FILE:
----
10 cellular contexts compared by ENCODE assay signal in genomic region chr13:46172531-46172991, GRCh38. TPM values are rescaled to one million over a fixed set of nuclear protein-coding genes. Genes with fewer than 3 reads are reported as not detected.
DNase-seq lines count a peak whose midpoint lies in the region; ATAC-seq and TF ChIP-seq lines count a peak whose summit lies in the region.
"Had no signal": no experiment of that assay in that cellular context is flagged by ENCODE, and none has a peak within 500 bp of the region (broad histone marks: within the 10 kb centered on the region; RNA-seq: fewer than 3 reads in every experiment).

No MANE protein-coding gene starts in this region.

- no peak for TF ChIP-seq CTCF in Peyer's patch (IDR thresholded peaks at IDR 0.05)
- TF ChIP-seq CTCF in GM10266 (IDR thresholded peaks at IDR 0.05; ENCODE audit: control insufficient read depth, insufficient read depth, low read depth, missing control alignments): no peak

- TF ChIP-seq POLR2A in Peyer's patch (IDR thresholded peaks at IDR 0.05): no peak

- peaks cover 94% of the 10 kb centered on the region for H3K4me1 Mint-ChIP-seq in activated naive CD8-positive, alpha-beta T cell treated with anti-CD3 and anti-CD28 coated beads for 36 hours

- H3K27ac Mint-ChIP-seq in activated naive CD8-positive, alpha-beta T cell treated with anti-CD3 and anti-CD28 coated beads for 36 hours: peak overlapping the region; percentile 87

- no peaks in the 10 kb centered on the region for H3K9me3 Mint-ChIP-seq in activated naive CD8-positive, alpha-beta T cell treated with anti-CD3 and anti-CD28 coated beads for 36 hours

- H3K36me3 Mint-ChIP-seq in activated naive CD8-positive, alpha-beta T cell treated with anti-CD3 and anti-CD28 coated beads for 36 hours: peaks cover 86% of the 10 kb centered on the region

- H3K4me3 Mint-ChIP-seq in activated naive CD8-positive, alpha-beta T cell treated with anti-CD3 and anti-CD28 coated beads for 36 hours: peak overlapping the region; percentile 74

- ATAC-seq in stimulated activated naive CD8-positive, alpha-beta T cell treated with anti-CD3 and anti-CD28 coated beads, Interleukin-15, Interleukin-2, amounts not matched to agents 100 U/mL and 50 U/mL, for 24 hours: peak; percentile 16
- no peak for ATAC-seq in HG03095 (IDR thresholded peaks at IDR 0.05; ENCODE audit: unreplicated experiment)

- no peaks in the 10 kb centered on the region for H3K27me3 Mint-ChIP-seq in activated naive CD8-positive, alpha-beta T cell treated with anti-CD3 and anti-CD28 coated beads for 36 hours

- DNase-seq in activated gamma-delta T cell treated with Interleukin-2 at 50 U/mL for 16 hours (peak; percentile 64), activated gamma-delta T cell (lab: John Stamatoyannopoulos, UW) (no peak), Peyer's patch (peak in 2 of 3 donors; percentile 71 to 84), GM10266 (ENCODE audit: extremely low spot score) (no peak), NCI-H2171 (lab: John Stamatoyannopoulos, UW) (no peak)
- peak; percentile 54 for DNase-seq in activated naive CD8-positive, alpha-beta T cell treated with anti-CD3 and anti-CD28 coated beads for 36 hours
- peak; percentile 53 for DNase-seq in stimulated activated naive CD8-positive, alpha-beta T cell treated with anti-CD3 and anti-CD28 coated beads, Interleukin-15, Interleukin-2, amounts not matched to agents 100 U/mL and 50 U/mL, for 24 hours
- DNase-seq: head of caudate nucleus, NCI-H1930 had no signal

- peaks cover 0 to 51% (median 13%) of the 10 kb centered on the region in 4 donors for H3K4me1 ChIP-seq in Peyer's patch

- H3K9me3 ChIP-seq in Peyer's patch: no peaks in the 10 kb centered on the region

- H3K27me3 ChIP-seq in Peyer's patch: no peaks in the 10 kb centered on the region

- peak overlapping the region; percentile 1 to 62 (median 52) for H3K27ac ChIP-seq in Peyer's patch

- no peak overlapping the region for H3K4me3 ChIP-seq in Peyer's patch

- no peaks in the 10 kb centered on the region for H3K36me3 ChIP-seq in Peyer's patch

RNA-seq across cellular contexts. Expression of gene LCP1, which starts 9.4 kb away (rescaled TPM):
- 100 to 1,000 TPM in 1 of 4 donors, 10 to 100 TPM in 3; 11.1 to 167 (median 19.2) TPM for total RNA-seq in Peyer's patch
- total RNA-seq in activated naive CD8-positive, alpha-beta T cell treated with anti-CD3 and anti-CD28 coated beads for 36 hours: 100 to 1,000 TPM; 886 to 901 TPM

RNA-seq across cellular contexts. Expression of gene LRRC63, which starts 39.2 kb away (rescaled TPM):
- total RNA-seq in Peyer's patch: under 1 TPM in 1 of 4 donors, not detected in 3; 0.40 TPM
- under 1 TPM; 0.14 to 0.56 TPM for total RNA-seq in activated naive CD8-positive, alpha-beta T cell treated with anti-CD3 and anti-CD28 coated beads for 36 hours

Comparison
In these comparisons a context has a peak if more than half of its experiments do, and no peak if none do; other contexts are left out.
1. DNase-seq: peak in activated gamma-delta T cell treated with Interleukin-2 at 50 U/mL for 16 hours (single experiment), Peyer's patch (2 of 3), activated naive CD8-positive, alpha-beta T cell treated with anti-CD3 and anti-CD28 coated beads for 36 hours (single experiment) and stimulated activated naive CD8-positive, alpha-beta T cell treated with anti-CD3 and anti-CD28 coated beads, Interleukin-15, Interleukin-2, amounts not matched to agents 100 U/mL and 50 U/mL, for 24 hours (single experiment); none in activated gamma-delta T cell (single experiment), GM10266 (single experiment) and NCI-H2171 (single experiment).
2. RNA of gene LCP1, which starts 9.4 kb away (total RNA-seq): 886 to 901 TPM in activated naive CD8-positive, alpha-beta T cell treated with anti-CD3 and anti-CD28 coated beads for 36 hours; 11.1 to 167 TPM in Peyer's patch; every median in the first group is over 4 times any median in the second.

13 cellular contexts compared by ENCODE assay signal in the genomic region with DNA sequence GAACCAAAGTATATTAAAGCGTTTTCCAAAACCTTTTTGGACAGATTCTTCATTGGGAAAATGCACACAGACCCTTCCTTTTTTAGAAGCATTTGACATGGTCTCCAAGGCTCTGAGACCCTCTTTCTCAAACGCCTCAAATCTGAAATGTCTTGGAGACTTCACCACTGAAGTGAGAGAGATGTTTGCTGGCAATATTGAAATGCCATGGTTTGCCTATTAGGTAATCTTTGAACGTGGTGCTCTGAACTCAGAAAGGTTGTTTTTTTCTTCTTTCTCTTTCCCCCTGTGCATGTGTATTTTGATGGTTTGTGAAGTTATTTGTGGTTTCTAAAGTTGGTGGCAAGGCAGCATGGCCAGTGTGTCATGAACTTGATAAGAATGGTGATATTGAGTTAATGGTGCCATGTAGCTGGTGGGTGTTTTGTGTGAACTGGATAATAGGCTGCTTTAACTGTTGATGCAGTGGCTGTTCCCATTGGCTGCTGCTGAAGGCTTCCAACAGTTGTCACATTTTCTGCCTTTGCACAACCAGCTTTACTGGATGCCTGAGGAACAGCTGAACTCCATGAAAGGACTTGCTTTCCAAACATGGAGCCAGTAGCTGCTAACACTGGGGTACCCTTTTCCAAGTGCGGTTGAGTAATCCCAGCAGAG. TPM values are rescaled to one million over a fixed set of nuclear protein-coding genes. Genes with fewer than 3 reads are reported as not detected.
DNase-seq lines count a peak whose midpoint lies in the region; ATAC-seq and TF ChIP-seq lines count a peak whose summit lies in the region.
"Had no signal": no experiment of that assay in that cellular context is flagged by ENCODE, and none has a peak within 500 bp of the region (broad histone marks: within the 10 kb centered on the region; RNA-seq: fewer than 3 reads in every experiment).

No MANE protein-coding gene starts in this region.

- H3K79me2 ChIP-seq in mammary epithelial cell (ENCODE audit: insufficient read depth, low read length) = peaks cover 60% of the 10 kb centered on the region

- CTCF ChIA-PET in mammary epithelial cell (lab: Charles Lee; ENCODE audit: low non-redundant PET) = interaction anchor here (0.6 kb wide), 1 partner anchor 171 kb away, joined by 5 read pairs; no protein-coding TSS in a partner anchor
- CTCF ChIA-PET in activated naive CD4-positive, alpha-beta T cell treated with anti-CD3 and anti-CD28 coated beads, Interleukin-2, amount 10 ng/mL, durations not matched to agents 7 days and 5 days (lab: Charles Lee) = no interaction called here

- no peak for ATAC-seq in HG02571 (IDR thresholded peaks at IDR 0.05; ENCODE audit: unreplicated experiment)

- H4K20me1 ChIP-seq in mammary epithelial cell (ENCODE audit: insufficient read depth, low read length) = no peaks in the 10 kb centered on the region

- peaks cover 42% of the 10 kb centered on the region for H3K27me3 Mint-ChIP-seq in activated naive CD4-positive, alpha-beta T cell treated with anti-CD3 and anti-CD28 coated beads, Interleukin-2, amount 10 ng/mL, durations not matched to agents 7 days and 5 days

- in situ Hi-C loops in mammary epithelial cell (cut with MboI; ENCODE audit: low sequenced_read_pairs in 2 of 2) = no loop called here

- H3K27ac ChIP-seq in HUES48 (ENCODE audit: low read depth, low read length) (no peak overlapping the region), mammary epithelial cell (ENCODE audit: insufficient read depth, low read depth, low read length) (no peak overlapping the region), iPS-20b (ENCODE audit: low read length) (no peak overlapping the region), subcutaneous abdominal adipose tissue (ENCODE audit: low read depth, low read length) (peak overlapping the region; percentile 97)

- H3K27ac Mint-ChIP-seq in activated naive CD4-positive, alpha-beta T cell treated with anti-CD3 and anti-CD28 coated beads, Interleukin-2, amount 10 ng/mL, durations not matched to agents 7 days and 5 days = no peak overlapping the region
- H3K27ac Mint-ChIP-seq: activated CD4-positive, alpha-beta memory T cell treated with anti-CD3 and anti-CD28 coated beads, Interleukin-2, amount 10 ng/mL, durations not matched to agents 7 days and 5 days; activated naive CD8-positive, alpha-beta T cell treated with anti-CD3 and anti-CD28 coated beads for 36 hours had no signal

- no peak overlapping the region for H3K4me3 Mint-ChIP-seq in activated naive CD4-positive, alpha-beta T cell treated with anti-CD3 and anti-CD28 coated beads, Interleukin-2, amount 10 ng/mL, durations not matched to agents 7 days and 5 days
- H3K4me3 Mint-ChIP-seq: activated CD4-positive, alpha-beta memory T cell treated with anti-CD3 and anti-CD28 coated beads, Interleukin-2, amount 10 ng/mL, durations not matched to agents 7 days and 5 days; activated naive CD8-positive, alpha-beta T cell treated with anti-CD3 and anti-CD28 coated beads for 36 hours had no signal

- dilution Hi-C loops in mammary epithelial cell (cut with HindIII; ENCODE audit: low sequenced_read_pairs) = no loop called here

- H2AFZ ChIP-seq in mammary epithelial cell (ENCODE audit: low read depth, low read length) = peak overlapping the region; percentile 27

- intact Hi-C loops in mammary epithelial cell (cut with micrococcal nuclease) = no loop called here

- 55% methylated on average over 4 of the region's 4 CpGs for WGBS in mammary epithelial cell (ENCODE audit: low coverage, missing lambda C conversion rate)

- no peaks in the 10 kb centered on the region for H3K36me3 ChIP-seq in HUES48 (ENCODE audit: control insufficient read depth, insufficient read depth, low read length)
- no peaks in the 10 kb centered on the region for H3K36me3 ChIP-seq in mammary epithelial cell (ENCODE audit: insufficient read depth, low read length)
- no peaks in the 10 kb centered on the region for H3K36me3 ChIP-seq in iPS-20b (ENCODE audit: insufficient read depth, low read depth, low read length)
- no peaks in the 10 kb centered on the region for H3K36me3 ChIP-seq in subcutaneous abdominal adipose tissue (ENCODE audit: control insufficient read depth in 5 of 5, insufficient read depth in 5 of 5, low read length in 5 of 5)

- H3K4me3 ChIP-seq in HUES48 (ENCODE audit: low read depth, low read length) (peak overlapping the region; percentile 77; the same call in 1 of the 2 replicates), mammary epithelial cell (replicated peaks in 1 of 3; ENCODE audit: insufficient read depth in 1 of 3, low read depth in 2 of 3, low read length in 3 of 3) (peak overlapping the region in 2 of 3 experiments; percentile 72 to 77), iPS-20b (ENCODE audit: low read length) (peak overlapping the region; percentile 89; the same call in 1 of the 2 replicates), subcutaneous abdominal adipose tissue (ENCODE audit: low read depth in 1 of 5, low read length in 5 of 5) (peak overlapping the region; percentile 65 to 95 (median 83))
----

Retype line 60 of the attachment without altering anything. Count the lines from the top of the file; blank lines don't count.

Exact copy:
- H3K4me3 ChIP-seq in HUES48 (ENCODE audit: low read depth, low read length) (peak overlapping the region; percentile 77; the same call in 1 of the 2 replicates), mammary epithelial cell (replicated peaks in 1 of 3; ENCODE audit: insufficient read depth in 1 of 3, low read depth in 2 of 3, low read length in 3 of 3) (peak overlapping the region in 2 of 3 experiments; percentile 72 to 77), iPS-20b (ENCODE audit: low read length) (peak overlapping the region; percentile 89; the same call in 1 of the 2 replicates), subcutaneous abdominal adipose tissue (ENCODE audit: low read depth in 1 of 5, low read length in 5 of 5) (peak overlapping the region; percentile 65 to 95 (median 83))